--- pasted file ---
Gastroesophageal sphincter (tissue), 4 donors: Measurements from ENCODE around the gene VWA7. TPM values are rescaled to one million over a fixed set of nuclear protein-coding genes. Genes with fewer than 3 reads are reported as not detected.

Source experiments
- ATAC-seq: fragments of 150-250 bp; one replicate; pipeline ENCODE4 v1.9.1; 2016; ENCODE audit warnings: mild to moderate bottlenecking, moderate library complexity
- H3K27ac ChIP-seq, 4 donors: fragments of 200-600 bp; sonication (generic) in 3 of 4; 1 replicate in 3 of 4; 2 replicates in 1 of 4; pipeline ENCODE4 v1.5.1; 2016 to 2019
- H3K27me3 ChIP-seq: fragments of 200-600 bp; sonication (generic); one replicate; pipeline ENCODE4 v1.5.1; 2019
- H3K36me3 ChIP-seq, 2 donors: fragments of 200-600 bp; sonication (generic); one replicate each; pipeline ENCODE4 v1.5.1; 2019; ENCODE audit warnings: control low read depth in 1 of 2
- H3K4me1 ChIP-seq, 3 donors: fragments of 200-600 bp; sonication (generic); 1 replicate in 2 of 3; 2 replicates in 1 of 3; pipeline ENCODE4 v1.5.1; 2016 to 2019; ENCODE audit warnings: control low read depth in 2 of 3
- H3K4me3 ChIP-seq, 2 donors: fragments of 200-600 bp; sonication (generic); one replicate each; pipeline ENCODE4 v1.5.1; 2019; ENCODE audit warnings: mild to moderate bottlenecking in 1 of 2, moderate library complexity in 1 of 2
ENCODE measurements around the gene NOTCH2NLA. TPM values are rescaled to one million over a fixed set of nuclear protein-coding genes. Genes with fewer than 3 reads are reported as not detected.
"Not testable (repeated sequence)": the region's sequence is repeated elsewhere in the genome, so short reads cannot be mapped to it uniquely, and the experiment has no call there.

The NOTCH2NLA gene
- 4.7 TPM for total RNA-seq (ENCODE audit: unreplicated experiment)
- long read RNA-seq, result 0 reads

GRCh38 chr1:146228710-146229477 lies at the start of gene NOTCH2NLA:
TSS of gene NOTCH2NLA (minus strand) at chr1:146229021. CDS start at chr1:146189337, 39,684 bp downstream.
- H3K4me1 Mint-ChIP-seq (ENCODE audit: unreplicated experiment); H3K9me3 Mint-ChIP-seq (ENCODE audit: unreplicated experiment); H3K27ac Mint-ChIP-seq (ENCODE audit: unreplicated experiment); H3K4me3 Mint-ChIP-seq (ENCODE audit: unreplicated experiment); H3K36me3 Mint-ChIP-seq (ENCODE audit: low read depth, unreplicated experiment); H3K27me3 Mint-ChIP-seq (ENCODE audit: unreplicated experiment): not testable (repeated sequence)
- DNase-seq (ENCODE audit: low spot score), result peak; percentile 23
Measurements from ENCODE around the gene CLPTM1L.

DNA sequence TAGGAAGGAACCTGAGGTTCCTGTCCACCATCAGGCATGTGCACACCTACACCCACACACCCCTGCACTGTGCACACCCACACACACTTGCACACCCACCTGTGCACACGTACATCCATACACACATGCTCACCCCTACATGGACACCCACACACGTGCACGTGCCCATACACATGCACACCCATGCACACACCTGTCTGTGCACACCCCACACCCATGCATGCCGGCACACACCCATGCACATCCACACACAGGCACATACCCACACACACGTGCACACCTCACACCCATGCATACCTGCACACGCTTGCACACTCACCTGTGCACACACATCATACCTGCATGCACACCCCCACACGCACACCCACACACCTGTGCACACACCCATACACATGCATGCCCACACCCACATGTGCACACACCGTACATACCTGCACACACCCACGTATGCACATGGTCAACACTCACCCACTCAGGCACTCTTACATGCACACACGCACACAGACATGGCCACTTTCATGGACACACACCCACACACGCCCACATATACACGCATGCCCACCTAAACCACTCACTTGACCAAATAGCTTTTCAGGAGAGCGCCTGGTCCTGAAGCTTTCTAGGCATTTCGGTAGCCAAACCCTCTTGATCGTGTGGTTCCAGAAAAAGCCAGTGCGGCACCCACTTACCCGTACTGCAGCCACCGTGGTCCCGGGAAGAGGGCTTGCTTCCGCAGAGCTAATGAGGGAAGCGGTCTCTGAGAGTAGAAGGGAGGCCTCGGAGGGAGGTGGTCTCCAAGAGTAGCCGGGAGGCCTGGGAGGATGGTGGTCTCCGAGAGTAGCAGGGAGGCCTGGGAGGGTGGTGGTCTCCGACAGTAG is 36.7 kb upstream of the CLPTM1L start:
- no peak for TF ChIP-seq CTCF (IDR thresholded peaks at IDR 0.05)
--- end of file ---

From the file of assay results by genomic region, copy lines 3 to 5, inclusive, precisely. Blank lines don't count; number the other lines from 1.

- ATAC-seq: fragments of 150-250 bp; one replicate; pipeline ENCODE4 v1.9.1; 2016; ENCODE audit warnings: mild to moderate bottlenecking, moderate library complexity
- H3K27ac ChIP-seq, 4 donors: fragments of 200-600 bp; sonication (generic) in 3 of 4; 1 replicate in 3 of 4; 2 replicates in 1 of 4; pipeline ENCODE4 v1.5.1; 2016 to 2019
- H3K27me3 ChIP-seq: fragments of 200-600 bp; sonication (generic); one replicate; pipeline ENCODE4 v1.5.1; 2019